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Formal Language and Automata

16:198:508

To provide a rigorous mathematical framework for two general areas: that of language description and that of computation; to examine the relation between the two and to consider practical applications from Computer Science and Linguistics.  Computability theory and complexity theory are also introduced

This course counts as category A for M.Sc. degree requirement. This course does NOT count as category A for Ph.D. students

Credits: 
3
Topics: 

Regular languages and automata
       Context-free languages and Pushdown Automata
       Turing Machines and Decidability
       Hierarchies and properties of language families
       Computational Complexity Theory

Expected Work: 

weekly homework

Exams: 
1 midterm and a final exam
Learning Goals: 

Computer Science majors ...

- will be prepared to contribute to a rapidly changing field by acquiring a thorough grounding in the core principles and foundations of computer science (e.g., techniques of program design, creation, and testing; key aspects of computer hardware; algorithmic principles).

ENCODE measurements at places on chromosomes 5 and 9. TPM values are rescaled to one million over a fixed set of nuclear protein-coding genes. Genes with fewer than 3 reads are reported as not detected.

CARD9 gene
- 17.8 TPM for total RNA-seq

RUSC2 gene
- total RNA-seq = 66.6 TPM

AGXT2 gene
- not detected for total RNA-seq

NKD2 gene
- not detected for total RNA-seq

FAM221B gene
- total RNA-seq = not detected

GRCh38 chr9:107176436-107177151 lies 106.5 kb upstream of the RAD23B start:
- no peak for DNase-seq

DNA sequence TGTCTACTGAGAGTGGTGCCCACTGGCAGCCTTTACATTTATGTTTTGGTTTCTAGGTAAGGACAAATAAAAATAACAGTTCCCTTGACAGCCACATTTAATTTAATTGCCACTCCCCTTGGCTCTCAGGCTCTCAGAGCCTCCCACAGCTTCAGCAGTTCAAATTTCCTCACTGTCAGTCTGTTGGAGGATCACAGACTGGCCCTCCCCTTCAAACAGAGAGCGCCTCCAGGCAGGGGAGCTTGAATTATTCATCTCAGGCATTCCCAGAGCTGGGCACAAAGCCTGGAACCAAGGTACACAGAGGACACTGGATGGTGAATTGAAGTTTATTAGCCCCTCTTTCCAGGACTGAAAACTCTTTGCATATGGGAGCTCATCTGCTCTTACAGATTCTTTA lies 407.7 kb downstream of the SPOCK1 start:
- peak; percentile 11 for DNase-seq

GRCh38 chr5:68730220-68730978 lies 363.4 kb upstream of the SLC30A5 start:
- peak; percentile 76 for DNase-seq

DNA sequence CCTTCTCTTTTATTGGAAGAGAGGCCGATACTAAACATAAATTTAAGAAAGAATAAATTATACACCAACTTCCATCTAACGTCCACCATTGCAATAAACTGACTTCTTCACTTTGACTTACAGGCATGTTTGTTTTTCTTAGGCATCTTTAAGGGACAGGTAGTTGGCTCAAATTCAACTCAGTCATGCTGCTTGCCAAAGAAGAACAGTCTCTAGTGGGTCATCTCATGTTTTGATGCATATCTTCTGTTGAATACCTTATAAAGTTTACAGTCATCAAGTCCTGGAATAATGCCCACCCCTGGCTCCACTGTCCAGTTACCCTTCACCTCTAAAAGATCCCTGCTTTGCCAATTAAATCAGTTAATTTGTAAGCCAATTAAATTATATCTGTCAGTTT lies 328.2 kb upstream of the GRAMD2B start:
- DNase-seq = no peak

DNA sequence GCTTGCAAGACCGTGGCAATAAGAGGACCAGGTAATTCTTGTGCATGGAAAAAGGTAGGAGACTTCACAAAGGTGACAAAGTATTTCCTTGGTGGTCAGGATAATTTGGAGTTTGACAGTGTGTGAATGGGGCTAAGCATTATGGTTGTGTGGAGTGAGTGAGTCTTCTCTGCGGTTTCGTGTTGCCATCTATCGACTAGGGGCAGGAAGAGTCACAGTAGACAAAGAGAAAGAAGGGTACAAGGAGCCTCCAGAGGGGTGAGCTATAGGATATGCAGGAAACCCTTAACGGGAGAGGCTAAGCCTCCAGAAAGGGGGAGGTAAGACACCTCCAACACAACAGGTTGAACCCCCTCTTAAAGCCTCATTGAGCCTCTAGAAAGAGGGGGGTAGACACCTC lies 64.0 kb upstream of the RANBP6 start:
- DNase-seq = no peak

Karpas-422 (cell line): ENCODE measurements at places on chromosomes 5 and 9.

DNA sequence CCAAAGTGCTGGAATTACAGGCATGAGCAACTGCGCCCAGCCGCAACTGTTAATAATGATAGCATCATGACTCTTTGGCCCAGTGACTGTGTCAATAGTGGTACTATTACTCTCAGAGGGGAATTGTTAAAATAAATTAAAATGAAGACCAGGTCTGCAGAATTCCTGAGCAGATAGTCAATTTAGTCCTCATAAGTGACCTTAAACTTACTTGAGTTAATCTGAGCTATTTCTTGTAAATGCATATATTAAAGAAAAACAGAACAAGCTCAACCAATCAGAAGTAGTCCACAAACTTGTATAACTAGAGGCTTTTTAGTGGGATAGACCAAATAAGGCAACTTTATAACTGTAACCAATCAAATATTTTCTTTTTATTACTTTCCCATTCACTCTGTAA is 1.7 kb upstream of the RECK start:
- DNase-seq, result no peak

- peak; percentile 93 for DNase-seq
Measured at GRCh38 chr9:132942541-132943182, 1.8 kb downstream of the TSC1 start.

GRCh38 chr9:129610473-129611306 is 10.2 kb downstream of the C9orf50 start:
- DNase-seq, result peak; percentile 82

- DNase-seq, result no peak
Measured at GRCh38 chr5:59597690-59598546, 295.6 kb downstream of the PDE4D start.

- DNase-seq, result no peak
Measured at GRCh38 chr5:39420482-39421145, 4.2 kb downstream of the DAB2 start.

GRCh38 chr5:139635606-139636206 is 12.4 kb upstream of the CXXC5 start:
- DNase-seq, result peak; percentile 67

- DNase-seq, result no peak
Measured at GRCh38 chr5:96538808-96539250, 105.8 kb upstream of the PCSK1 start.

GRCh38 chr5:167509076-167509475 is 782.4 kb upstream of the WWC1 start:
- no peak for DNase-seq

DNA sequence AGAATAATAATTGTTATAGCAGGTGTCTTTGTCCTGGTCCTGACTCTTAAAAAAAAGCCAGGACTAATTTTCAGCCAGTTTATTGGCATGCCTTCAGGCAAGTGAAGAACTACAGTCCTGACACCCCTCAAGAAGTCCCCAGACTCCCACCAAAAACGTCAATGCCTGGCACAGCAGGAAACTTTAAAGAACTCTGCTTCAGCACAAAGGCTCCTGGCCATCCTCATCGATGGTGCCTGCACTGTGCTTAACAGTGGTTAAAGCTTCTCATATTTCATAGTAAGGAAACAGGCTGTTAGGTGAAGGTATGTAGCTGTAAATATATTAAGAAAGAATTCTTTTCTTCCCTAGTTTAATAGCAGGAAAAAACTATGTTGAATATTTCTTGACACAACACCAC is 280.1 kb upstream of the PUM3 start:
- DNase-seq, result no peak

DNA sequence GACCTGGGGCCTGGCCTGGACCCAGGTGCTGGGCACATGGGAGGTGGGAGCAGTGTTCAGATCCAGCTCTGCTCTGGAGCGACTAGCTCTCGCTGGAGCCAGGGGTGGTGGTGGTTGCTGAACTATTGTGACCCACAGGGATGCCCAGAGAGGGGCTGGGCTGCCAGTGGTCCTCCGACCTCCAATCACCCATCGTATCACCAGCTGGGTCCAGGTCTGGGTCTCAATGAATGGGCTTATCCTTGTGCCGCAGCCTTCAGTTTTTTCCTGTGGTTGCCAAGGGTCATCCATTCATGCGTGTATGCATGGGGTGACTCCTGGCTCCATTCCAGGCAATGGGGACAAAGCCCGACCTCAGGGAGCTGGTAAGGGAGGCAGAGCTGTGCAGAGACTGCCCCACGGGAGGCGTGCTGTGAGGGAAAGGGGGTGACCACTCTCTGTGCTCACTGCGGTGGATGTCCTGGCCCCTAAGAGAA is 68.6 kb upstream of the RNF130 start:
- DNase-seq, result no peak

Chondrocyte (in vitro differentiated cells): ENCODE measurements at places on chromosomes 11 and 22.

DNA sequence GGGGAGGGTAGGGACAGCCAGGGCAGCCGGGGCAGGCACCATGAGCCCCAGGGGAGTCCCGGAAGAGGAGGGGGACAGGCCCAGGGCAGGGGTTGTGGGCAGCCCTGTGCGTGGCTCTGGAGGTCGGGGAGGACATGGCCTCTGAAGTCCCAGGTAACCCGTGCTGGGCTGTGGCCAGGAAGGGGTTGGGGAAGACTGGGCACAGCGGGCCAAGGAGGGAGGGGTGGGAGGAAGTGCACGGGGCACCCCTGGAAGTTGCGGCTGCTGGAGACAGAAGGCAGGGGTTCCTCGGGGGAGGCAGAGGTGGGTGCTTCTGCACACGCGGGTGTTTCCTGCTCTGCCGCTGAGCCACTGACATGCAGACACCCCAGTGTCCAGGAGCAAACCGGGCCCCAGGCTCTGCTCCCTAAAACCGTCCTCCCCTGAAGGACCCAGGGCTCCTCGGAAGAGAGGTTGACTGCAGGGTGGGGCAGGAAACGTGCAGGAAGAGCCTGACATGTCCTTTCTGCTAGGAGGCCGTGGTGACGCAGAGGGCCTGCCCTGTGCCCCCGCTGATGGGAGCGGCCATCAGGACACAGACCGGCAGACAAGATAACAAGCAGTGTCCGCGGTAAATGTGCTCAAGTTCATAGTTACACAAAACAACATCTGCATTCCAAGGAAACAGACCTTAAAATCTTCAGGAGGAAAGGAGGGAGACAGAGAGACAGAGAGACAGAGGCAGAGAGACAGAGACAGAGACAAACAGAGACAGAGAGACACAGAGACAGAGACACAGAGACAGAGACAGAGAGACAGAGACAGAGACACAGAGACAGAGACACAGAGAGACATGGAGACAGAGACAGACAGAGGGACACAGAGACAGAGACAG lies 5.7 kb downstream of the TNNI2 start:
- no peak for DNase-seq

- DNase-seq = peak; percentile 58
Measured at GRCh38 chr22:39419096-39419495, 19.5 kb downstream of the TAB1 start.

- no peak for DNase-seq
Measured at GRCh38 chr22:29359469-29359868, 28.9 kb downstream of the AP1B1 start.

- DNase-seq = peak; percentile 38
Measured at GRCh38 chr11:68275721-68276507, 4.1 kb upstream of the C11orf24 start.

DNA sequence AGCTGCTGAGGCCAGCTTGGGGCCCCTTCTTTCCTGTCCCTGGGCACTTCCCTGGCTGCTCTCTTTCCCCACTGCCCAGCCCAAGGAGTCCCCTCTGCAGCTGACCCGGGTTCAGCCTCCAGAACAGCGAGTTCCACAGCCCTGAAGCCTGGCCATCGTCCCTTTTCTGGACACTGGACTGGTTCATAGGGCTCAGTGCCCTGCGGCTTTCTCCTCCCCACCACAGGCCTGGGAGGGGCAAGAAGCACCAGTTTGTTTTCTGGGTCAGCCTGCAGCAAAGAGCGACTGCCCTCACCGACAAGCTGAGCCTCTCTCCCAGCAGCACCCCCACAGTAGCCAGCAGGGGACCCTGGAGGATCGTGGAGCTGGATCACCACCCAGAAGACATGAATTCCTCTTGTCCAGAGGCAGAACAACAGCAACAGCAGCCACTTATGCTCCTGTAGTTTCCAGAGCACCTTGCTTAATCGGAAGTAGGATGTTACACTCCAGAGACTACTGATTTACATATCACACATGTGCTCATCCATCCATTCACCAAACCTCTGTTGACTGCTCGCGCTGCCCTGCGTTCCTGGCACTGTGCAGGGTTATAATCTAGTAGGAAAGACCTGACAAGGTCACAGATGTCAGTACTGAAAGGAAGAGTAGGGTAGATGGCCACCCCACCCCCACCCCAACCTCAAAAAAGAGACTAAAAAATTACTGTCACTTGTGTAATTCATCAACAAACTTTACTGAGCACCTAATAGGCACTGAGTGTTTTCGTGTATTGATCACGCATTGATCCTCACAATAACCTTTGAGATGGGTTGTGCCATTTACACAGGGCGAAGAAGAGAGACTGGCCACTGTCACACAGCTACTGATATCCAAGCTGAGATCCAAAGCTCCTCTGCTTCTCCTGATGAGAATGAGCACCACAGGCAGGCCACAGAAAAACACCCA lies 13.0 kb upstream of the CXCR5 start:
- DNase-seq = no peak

- will acquire a deeper understanding on (elective) topics of more specialized interest, and be able to critically review, assess, and communicate current developments in the field.

-  will be prepared for the next step in their careers, for example, by having done a research project (for those headed to graduate school), a programming project (for those going into the software industry), or some sort of business plan (for those going into startups).

Professor: 
Eric Allender
Semester: 
Fall
Course Type: 
Graduate

Check the University Schedule of Classes to see if this course is open.

Request a Special Permission Number here if the class is full.